While The Secret Garden is an exquisite children's story, its timeless themes, precisely drawn characters, and taut narrative make it worthy of the serious discussion due any classic novel. It is a tale of redemption, rich with biblical symbolism and mythical associations. In Mr. Craven, his stern brother, and Mary's parents, readers have found evidence of a fallen adult world. Consequently, Mary and Colin are physically and spiritually malnourished, and, in the words of Burnett, down-right rude. Mr. Craven's redemption at the hands of Colin and his niece ensures the return of good rule to the ancient, gloomy house and of health to the children. Dickonconstantly surrounded by fox, lamb, and birdevokes St. Francis or Pan. His mother, Mrs. Sowerby, a plain-speaking Yorkshire woman, resembles the archetypal earth mother and embodies an ancient folk wisdom seen neither in Craven nor in Mary's deceased parents. Invoking traditional nature myths, Burnett aligns the spiritual growth of Mary and Colin with the seasons.


    Mary arrives at Misselthwaite in winter a dour and unhealthy child. She begins her gardening in the spring, and as crocuses and daffodils push up through the warming earth, her body begins to bloom and her manners to soften. Summer sees the complete regeneration of both Mary and Colin, and by the time Craven returns to Misselthwaite in autumn, the children are harvesting the fruits of their laborhealth and happiness. Finally, the overarching symbol of the book is the secret garden, a lost paradise of love and happinessa version, perhaps, of the Garden of Eden, now reclaimed and rejuvenated.

    Throughout The Secret Garden, Burnett seamlessly intertwines the elements of her craft, moving easily between the teasing narrative and dialogue that speaks to a child and the strands of dramatic development, complex characters, theme, and symbolism. Indeed, it is this extraordinary balance that makes

    The Secret Garden not just "one of the most original and brilliant children's books of this century," as Alison Lurie says in her introduction to the Penguin Twentieth-Century Classics edition, but also an enduring novel of ideas.

     

    ABOUT FRANCES HODGSON BURNETT

    Frances Hodgson BurnettFrances Eliza Hodgson was born on November 24, 1849, in Manchester, England, the third of Edwin Hodgson's and Eliza Boond's five children. Her father ran a prosperous firm which specialized in the trade of decorative arts for the interiors of houses. At the time, Manchester was experiencing a textile boom which infused the town with a rising middle-class, and because these families were erecting magnificent houses, Hodgson's merchandise was in demand. The prosperity of the Hodgson family was cut short in 1854 when Edwin suffered a stroke.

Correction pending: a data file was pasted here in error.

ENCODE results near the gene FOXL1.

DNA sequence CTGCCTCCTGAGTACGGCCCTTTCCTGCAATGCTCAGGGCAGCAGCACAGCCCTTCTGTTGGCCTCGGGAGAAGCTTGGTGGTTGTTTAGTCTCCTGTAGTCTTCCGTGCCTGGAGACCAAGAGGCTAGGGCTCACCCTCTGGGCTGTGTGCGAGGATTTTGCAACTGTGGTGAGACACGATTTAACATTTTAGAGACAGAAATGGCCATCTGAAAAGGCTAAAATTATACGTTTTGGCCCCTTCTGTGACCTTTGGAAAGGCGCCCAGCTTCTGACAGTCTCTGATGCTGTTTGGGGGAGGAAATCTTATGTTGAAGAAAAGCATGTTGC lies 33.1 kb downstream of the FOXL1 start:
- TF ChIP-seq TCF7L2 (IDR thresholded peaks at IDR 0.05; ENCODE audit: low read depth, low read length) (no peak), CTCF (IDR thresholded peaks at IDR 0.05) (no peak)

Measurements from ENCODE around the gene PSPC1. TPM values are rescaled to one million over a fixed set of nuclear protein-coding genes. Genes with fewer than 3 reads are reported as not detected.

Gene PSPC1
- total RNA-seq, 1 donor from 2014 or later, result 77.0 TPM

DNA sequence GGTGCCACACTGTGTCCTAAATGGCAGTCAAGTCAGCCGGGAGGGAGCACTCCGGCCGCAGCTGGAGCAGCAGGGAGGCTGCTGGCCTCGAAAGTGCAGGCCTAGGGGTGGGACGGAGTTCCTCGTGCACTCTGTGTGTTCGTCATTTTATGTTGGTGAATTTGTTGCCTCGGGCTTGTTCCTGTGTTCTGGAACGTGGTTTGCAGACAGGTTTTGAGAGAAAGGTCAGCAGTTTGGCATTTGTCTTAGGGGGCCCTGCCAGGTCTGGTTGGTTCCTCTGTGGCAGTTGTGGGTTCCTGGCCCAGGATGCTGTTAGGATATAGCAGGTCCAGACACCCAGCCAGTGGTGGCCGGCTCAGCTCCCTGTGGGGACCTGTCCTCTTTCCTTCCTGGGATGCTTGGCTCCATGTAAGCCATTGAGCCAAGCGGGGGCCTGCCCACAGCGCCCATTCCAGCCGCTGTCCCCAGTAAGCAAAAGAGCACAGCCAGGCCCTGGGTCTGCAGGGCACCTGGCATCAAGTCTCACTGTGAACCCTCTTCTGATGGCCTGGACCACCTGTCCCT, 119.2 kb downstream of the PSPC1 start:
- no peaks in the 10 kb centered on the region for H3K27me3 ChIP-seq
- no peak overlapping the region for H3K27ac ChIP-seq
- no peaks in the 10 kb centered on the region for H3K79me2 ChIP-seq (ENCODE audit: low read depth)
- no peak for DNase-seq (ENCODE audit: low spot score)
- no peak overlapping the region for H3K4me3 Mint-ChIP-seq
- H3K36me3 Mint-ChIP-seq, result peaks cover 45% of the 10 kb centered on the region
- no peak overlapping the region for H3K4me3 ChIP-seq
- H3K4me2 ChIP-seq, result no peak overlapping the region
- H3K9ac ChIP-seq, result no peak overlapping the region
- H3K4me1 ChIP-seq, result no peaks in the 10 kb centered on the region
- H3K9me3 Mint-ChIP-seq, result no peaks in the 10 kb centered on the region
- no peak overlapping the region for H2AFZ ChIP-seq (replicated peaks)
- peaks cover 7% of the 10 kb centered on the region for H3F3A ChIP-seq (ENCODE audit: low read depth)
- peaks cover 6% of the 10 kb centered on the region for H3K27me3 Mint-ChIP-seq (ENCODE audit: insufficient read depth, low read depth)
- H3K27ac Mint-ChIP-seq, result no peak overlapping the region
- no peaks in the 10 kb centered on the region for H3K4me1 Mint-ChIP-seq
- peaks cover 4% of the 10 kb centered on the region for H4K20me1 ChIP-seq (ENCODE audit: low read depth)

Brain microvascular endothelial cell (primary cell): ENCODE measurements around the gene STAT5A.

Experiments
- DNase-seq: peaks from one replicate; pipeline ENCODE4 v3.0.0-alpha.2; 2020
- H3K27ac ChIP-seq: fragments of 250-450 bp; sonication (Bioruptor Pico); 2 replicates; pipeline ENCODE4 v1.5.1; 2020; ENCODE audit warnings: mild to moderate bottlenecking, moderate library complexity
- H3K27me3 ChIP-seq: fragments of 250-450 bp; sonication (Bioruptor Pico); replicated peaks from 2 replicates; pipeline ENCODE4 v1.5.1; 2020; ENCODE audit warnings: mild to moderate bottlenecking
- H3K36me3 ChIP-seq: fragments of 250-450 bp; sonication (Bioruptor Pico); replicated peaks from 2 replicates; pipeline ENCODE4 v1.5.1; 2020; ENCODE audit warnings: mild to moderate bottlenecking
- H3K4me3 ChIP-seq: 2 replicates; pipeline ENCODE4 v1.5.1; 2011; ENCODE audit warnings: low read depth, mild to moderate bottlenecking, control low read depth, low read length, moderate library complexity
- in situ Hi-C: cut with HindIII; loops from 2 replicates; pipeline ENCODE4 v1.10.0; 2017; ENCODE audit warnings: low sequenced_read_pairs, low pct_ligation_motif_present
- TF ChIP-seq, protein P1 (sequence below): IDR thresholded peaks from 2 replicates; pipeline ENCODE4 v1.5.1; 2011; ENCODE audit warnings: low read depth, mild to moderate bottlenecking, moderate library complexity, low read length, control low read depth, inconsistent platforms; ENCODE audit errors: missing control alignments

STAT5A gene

Even more devastating to the family fortune was the American Civil War, which caused a cessation of cotton shipments from Southern plantations, crippling Manchester's economy. Eliza Hodgson decided to emigrate to America, and in 1865, when Burnett was sixteen, the family settled in a small town about twenty-five miles from Knoxville, Tennessee. This move would prove instrumental in Burnett's development as a writer. Although she had always been obsessed with storytelling and often amused her schoolmates by acting out tales of adventure and romance, the financial strain of the emigration caused her to turn to writing as a means of supplementing the family's income. The move from industrial England to rural America was for the family a journey to the green, natural world that would become a central theme in many of Burnett's later works, including The Secret Garden.

    Burnett's first published story, "Miss Carruthers' Engagement," appeared in a magazine called Godey's Lady's Book in 1868. After the death of her mother in 1872, the family became increasingly dependent on her writing income. She accelerated her career as a popular writer and sold stories to many magazines. In September of 1873 she married Swann Burnett, a doctor from Tennessee who was preparing to specialize in the treatment of the eye and ear. He wished to further his specialty by studying in Europe, and Burnett financed his wish, once again becoming responsible for the bulk of her family's income. In 1874, she gave birth to her son Lionel and began work on her first major novel, The Lass o' Lowries.